Goodman, Russell P. and Heilemann, Mike and Doose, Soeren and Erben, Christoph M. and Kapanidis, Achillefs N. and Turberfield, Andrew J. (2008) Reconfigurable, braced, three-dimensional DNA nanostructures. NATURE NANOTECHNOLOGY, 3 (2). pp. 93-96.
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Official URL: http://www.nature.com/nnano/journal/v3/n2/abs/nnan...
DNA nanotechnology makes use of the exquisite self-recognition of DNA in order to build on a molecular scale(1). Although static structures may find applications in structural biology(2-4) and computer science 5, many applications in nanomedicine and nanorobotics require the additional capacity for controlled three-dimensional movement(6). DNA architectures can span three dimensions(4,7-10) and DNA devices are capable of movement(10-16), but active control of well-defined three-dimensional structures has not been achieved. We demonstrate the operation of reconfigurable DNA tetrahedra whose shapes change precisely and reversibly in response to specific molecular signals. Shape changes are confirmed by gel electrophoresis and by bulk and single-molecule Forster resonance energy transfer measurements. DNA tetrahedra are natural building blocks for three-dimensional construction 9; they may be synthesized rapidly with high yield of a single stereoisomer, and their triangulated architecture conveys structural stability. The introduction of shape-changing structural modules opens new avenues for the manipulation of matter on the nanometre scale.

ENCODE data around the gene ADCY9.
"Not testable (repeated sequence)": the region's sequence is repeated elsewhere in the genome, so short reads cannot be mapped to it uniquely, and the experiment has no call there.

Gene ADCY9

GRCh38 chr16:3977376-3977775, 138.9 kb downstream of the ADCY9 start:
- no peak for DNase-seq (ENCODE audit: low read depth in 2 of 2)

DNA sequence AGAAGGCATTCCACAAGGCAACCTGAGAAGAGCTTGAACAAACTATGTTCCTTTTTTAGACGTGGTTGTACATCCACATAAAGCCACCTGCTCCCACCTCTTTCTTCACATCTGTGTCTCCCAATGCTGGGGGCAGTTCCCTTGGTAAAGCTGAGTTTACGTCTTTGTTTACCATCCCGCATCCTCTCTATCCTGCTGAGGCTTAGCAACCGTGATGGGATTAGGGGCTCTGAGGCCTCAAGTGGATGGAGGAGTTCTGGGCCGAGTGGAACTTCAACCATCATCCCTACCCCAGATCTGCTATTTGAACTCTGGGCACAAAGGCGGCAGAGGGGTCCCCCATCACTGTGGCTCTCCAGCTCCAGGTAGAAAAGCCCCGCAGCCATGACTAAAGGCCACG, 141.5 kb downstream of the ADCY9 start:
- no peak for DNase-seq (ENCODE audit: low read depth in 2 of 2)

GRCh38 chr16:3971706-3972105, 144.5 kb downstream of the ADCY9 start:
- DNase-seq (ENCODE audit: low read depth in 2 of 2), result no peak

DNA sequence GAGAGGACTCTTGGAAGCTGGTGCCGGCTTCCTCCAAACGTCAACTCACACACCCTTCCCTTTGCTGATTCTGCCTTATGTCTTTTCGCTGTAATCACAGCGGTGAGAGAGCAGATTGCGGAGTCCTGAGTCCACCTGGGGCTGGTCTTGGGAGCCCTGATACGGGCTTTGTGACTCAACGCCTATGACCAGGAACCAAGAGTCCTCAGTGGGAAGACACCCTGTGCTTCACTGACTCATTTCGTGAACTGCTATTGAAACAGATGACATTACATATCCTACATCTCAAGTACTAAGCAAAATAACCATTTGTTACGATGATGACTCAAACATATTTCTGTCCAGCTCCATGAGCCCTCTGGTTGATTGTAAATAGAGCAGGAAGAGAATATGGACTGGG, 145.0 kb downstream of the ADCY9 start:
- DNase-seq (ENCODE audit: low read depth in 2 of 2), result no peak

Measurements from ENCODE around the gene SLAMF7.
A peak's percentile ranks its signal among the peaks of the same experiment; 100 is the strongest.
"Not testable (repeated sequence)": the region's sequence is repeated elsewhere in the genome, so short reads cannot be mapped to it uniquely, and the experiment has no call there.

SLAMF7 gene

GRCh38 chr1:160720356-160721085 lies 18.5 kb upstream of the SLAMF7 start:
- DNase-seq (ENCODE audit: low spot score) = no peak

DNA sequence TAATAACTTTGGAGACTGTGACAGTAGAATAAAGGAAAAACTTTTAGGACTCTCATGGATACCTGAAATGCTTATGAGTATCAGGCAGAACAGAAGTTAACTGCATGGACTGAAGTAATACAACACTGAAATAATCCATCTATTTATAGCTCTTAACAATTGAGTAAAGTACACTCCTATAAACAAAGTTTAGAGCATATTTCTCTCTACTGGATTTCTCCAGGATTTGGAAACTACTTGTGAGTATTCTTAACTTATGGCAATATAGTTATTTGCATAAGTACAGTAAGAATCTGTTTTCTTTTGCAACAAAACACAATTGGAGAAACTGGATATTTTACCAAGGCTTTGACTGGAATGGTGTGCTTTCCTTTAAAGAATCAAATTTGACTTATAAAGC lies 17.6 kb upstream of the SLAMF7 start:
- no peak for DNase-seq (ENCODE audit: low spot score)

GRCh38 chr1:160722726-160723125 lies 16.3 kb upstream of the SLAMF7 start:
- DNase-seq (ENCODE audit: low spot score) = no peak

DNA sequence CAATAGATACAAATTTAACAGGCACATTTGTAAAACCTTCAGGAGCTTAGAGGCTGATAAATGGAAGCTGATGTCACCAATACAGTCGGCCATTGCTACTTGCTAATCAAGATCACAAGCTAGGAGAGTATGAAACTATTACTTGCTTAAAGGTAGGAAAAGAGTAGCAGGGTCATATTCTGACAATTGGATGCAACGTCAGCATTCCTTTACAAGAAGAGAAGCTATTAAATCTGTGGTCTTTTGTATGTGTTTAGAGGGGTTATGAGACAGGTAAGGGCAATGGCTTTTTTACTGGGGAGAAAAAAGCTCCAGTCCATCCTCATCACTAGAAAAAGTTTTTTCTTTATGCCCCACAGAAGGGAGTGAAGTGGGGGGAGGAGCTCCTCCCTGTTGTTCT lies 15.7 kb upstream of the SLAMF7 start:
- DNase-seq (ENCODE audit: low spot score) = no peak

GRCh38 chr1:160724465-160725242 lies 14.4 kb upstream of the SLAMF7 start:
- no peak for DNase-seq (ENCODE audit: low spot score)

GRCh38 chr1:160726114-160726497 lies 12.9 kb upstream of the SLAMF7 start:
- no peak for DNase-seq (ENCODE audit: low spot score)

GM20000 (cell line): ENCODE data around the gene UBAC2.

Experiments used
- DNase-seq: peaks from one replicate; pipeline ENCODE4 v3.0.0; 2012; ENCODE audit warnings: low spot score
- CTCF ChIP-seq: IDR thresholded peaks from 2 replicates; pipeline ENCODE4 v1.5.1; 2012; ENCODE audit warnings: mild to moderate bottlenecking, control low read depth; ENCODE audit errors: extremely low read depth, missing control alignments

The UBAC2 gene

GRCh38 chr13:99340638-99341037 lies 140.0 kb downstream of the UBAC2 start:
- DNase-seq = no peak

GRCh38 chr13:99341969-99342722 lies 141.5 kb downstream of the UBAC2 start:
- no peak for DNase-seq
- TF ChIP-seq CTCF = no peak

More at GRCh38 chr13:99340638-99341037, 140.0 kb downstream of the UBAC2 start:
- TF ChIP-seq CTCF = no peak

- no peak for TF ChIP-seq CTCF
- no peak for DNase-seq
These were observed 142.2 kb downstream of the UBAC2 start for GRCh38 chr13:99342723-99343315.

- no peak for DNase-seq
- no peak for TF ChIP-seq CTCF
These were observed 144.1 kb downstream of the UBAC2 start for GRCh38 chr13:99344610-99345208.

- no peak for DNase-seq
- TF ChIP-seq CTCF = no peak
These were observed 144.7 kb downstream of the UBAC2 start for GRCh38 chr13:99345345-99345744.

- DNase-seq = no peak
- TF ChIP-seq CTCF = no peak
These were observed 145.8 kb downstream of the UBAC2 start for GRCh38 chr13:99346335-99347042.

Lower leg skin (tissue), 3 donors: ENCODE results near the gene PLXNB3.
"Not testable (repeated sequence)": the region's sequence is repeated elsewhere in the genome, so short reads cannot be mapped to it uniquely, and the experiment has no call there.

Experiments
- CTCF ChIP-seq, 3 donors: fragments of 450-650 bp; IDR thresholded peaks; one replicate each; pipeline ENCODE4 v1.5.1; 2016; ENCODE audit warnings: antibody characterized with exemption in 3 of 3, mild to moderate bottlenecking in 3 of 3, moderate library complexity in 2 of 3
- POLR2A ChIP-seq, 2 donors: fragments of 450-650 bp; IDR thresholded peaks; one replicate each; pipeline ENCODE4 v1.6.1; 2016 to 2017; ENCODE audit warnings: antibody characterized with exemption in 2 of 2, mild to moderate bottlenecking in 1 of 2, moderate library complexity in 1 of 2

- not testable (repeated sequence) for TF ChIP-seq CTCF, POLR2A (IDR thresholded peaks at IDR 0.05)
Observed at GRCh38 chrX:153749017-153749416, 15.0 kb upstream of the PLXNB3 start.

|Subjects:||Biomedical Science > Nanobiotechnology|
Biomedical Science > Nanomedicine
|Deposited By:||Farnush Anwar|
|Deposited On:||09 Jan 2009 12:21|
|Last Modified:||22 Jan 2009 15:53|
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